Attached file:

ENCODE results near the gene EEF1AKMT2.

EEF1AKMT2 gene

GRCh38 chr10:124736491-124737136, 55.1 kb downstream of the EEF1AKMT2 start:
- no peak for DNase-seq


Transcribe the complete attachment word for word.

ENCODE results near the gene EEF1AKMT2.

EEF1AKMT2 gene

GRCh38 chr10:124736491-124737136, 55.1 kb downstream of the EEF1AKMT2 start:
- no peak for DNase-seq